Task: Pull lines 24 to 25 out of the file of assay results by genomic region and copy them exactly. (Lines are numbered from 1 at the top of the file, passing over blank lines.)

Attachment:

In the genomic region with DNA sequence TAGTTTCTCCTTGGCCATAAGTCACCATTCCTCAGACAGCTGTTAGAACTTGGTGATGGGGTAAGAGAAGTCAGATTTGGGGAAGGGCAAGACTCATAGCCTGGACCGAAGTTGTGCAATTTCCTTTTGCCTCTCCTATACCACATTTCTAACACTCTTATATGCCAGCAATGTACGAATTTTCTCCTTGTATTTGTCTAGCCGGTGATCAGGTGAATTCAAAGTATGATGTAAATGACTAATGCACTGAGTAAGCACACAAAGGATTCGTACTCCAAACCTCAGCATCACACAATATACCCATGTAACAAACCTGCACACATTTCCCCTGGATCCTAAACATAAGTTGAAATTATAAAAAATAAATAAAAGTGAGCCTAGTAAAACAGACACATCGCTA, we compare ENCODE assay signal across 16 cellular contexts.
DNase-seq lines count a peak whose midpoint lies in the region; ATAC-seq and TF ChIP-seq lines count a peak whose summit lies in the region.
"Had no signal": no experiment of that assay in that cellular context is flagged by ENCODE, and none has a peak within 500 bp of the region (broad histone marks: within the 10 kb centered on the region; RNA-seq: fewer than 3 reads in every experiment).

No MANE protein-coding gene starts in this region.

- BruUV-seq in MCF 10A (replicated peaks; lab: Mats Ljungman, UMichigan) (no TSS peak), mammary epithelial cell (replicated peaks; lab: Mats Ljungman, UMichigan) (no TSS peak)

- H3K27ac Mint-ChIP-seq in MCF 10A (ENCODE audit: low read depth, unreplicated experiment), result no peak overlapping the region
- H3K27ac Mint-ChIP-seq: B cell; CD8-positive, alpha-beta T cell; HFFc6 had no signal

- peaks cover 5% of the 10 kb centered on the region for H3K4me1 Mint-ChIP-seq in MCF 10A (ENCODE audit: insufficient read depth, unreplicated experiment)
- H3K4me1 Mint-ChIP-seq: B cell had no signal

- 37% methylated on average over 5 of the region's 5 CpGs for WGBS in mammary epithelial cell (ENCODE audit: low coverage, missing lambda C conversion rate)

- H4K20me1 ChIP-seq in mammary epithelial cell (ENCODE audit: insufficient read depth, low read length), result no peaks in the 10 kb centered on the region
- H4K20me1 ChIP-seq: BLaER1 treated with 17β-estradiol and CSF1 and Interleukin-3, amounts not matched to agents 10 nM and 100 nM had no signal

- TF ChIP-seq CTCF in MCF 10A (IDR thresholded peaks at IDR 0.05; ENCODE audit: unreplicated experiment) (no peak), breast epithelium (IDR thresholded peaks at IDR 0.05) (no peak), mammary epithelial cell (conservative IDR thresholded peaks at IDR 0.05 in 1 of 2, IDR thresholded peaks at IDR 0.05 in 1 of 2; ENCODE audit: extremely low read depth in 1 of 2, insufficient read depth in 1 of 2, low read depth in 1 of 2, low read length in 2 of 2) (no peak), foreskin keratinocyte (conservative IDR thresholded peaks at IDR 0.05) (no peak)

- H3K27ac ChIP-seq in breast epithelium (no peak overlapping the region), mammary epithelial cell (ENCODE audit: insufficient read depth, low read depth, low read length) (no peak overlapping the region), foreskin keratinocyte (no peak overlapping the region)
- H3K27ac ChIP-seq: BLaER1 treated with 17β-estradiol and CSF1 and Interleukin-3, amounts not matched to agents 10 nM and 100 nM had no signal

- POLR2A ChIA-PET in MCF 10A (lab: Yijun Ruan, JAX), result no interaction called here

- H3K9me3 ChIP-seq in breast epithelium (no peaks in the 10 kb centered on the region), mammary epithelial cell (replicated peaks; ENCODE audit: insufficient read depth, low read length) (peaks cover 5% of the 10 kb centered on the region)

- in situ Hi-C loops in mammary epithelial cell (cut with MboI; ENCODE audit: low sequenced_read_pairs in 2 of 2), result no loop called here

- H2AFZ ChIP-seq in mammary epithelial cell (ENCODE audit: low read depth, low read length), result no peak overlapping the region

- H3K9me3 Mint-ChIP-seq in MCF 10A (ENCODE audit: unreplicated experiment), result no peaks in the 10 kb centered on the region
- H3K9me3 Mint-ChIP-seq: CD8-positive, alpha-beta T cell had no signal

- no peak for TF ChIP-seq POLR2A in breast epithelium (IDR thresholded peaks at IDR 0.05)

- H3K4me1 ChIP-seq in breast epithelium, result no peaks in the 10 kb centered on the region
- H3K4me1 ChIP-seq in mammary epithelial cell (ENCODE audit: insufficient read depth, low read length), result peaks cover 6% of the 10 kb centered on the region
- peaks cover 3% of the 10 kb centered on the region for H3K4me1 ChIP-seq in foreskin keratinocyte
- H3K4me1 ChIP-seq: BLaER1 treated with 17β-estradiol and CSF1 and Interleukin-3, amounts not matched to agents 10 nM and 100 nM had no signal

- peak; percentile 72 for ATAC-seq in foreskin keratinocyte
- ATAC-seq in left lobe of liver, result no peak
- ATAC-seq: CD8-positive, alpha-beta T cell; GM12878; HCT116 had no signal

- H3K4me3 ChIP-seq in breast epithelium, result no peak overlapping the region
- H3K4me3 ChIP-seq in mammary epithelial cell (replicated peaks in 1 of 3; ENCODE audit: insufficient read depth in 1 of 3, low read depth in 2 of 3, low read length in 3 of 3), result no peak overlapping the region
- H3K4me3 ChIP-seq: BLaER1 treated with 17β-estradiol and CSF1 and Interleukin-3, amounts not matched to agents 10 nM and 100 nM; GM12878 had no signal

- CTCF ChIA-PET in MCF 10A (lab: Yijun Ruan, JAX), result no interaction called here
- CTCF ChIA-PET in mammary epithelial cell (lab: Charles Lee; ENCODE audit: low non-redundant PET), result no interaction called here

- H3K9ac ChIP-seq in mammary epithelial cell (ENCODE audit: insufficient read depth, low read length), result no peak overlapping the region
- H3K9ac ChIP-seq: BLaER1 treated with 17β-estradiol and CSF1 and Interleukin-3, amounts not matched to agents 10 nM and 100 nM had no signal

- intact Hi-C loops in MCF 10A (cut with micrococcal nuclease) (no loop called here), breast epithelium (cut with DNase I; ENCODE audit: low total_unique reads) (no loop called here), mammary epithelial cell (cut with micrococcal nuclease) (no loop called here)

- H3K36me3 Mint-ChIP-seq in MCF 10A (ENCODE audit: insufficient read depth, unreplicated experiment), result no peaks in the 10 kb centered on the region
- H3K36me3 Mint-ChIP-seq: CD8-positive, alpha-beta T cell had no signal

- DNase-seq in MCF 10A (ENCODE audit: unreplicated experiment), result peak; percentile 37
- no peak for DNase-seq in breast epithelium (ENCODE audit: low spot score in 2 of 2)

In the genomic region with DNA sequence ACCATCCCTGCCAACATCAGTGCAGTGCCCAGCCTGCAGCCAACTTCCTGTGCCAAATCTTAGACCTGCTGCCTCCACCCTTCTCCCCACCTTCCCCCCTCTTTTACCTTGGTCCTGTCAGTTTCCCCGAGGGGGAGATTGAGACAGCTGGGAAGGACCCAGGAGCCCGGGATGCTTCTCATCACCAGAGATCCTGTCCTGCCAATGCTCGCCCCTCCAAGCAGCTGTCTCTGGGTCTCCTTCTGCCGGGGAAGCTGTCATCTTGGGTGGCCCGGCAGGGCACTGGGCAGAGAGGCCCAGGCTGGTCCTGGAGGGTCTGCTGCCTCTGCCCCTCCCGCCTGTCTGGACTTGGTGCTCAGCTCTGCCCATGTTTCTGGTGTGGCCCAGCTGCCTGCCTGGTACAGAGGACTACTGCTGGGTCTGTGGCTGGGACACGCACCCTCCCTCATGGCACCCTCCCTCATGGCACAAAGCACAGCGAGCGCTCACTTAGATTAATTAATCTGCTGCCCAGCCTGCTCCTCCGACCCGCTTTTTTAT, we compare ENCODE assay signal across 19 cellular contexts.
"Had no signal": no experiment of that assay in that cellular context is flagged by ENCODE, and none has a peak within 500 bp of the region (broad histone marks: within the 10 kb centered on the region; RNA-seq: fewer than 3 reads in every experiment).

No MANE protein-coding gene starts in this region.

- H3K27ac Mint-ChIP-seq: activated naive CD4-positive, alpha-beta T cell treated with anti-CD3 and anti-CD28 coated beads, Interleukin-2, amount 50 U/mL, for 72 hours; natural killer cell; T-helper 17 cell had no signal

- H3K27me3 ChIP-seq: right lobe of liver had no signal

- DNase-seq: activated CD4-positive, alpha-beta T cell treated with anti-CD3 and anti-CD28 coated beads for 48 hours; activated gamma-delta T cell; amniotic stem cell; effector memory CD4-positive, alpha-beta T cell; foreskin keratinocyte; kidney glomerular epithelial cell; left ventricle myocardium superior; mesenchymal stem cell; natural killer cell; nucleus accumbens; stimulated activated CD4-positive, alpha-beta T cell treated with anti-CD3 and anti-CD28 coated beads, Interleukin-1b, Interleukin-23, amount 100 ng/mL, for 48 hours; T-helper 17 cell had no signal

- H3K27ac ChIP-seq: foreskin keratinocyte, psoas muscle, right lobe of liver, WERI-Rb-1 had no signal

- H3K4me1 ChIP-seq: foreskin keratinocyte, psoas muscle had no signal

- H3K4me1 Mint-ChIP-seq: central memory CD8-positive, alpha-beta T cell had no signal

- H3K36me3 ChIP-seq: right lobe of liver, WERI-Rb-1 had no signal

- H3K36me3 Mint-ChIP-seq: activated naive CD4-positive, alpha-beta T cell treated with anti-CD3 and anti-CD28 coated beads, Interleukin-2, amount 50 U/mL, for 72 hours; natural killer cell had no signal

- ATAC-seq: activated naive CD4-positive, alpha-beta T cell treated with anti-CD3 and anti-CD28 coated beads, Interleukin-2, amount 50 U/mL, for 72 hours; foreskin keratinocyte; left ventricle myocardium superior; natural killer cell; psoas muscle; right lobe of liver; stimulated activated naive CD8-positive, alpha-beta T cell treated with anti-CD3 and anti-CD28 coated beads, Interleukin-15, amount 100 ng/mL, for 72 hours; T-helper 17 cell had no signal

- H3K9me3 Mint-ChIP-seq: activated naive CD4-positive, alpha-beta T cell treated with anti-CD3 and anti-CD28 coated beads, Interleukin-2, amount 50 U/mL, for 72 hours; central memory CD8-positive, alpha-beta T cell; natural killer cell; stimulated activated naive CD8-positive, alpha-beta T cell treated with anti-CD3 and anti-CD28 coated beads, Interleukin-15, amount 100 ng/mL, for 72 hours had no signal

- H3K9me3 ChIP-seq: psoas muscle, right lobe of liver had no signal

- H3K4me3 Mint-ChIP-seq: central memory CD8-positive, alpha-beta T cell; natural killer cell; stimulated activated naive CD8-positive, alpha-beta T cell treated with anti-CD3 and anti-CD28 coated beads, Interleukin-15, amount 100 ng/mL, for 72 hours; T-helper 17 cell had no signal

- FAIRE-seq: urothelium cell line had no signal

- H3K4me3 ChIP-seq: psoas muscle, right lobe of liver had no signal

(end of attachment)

- H3K4me1 ChIP-seq in mammary epithelial cell (ENCODE audit: insufficient read depth, low read length), result peaks cover 6% of the 10 kb centered on the region
- peaks cover 3% of the 10 kb centered on the region for H3K4me1 ChIP-seq in foreskin keratinocyte